The Diamantakos Story
George Diamantakos is a young man who has taken over the estate’s four hectares from his father. Stefanos Georgas first mentioned him to us as someone he thought we would enjoy working with. He was quite right. On our first visit to explore the region and choose growers to work with, we contacted George to make a tasting appointment. We made the visit and liked the wines, and then, quite unexpectedly, we found that he had invited us, and a dozen other Naoussa producers to have dinner together at our hotel. That spirit of co-operation between growers is not so common, but is enormously appreciated. He is a great ambassador for the region, generous to us on our visits, and to his other fellow producers in the town.
For Classicists, the story of the planting of the vines here is fabulous. In the mid 1970s, George’s father was a peach farmer. The region is famous for peaches as well as wine. One day he noticed that a part of the orchard had collapsed, exposing a hollow cavity below. Investigations followed which uncovered a significant archaeological site. Eventually it was identified as the “School of Aristotle”, the location chosen by Philip of Macedon for the education of his son Alexander (the Great) by Aristotle. It’s now a well-established ancient site, with a museum and visitors’ centre. Obviously the peach orchard had to be requisitioned, and in the new land given to George’s father he decided instead to have a go at planting vines. These were put in in 1979 and 1981. The estate comprises essentially two vineyard parcels on a well-drained limestone and soft schistous soil, rich in magnesium He began bottling his own wines in 2000 and his son George took over in 2010. The majority of the plantings are with Xinomavro, but George has put in a few vines of a rare white varietal called Preknadi.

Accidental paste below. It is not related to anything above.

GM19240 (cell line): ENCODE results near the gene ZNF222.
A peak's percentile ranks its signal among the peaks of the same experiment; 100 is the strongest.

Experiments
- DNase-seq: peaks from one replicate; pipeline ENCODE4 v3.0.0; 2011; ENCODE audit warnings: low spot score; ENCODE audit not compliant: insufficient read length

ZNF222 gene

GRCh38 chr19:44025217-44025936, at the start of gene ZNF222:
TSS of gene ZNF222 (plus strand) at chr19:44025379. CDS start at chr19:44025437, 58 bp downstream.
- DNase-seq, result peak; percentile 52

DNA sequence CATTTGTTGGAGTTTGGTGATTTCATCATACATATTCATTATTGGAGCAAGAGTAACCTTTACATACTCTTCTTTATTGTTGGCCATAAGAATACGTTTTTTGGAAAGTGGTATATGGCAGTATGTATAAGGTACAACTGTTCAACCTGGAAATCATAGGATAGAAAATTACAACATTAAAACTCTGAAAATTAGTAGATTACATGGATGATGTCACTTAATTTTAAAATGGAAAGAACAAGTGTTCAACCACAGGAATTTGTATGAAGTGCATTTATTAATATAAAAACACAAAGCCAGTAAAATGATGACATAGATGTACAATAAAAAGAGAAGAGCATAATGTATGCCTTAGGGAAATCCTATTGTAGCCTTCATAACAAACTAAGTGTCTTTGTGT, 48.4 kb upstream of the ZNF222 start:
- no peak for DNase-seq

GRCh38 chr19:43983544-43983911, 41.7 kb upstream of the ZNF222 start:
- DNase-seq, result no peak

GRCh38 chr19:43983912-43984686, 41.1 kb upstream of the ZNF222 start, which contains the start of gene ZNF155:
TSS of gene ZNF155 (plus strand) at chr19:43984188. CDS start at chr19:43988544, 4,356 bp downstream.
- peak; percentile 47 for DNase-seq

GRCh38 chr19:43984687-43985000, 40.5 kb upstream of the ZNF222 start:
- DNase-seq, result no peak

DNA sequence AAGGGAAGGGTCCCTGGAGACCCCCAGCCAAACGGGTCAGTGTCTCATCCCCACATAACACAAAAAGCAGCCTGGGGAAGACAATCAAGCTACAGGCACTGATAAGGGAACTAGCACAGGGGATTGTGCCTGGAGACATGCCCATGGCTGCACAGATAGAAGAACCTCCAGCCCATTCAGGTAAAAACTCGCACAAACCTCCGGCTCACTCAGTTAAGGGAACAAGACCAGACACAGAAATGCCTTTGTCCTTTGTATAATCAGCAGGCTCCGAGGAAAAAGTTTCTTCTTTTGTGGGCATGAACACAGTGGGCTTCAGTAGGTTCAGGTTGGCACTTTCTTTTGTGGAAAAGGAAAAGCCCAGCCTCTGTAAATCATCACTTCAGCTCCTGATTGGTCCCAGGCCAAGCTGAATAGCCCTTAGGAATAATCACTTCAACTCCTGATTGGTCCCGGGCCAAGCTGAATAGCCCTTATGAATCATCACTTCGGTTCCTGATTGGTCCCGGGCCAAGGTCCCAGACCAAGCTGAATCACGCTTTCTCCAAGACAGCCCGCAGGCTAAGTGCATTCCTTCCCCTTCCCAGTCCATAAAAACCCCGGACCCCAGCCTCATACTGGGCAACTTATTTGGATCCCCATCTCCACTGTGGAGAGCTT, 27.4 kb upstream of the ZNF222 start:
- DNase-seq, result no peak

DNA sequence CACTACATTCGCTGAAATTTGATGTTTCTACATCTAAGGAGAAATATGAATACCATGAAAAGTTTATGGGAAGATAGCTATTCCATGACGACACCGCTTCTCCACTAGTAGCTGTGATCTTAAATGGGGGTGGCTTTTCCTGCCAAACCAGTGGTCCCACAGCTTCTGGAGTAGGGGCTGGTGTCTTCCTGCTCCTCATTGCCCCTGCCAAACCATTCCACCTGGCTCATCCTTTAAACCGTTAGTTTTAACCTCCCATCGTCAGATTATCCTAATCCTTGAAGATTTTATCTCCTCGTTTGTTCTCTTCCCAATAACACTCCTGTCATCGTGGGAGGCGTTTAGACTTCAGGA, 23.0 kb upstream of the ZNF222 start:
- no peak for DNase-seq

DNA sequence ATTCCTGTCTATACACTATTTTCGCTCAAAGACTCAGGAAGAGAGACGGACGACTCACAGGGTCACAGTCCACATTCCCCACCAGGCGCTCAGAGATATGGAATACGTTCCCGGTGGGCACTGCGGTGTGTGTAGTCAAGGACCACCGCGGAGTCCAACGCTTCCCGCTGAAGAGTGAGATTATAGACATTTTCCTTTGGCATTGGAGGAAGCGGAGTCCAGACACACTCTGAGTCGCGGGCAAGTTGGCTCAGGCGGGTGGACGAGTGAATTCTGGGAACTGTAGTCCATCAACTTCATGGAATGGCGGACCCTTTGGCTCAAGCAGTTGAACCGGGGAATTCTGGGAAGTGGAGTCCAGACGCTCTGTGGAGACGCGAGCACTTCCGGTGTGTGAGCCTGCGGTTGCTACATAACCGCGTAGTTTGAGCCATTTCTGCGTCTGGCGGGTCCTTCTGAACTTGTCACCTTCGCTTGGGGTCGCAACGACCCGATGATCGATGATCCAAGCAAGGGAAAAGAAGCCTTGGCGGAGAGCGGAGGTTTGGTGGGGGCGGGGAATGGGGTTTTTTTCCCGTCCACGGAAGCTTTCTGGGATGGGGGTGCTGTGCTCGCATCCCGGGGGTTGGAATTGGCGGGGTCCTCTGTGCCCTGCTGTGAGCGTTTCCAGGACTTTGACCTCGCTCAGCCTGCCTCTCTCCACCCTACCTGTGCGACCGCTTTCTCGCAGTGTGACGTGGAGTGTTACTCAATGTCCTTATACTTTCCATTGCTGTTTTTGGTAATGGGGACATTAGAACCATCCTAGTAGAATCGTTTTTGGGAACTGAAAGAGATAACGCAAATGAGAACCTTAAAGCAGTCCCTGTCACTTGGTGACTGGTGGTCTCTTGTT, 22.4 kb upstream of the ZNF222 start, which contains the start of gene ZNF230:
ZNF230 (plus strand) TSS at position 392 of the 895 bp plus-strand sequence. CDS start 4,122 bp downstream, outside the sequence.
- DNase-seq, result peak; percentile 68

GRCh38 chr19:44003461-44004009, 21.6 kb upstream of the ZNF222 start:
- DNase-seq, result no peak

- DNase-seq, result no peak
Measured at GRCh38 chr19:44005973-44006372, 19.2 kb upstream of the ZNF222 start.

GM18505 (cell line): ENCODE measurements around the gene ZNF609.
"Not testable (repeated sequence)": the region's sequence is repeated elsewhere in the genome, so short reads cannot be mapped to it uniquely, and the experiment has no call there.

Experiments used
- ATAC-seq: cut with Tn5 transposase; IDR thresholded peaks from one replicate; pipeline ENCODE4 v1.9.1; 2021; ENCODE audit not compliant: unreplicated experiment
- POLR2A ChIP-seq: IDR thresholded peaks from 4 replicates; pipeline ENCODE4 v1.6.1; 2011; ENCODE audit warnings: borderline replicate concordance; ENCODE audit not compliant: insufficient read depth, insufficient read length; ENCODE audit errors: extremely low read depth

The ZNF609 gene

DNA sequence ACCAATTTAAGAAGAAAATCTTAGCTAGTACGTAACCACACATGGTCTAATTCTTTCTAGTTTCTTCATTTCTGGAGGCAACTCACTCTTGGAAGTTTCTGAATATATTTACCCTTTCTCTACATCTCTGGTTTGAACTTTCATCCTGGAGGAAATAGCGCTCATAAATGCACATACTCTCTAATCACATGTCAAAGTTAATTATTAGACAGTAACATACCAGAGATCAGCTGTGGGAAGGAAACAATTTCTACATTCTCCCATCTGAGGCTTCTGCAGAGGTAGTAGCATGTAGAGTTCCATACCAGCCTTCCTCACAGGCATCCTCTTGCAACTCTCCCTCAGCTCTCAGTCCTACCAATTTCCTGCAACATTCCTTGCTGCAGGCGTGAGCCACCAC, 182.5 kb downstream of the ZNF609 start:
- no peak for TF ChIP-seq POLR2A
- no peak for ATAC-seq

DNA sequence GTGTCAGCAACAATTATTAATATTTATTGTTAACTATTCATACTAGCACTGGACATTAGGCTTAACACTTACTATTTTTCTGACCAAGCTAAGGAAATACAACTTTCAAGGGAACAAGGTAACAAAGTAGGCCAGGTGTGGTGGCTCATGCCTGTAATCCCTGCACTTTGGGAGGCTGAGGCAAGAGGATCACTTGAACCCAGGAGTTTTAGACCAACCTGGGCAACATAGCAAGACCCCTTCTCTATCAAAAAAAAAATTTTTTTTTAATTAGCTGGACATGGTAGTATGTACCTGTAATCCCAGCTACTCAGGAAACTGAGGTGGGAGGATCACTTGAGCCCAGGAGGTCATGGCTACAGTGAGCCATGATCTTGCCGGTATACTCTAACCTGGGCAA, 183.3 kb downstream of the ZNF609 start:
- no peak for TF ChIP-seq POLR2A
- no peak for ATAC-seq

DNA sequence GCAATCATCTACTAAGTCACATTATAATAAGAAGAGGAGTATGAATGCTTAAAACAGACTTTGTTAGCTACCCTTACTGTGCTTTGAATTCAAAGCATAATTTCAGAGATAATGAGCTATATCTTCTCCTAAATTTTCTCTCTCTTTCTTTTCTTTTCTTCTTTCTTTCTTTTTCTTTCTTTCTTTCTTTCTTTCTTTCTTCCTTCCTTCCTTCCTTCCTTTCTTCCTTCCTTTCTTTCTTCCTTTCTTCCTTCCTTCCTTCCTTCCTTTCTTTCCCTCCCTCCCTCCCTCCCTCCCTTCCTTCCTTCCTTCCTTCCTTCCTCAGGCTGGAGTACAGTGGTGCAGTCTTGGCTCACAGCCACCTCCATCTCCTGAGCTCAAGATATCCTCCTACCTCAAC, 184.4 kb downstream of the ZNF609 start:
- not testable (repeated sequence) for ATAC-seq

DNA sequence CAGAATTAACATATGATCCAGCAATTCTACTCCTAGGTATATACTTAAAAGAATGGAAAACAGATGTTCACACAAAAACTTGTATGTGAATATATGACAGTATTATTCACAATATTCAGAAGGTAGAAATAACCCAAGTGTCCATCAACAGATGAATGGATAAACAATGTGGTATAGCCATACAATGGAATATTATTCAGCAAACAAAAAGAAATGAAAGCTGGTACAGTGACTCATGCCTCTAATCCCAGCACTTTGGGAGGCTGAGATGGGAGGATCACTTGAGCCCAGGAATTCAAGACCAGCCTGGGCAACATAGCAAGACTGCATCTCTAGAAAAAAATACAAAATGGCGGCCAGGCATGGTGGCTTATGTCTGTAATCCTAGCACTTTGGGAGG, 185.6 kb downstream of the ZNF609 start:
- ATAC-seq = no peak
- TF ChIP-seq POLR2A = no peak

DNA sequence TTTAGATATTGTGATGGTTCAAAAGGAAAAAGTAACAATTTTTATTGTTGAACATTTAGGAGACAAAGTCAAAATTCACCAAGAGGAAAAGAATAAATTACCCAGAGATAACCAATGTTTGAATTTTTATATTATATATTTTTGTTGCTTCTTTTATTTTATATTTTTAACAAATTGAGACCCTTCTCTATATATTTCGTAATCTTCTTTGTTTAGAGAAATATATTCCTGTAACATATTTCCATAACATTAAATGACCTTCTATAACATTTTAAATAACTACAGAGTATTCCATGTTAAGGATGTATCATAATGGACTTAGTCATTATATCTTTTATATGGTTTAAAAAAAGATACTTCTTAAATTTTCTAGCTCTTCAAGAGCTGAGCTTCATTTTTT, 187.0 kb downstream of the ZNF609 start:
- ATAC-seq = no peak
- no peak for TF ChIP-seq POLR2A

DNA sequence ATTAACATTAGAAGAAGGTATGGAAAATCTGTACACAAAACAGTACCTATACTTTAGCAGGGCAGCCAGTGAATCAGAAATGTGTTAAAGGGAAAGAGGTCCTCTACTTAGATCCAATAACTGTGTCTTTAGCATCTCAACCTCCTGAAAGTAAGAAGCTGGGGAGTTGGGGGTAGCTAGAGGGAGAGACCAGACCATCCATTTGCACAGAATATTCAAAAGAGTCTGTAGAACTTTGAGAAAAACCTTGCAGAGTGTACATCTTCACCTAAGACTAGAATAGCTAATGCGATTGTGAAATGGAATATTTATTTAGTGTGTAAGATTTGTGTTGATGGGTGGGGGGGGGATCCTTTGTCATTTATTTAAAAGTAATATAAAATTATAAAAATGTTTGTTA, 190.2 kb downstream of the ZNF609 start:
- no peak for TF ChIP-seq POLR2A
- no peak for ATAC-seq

Watch a short video of George Diamantakos in his vineyard (May 2020):
The wines spend a year in barrel, mostly French barriques, with an increasing number of 500 litre barrels. 2011 is a lovely vintage, ripe and fruity, with some savoury, tomato paste and perhaps slightly tarry notes. Tannins are firm and dry behind the wines viscosity and richness. The excellent vintages of 2012 and 2013 will eventually complete a trio of excellent vintages, which, we hope will compensate for the absence of any red wine in the very tricky 2014 vintage.
In fact the only wine produced in 2014 was a tiny quantity of white wine from a local grape called “Preknadi”, or ‘Freckle-face’ after the speckled skin of the grapes. It’s fermented in stainless steel and has a slightly viognier-like character and perfume.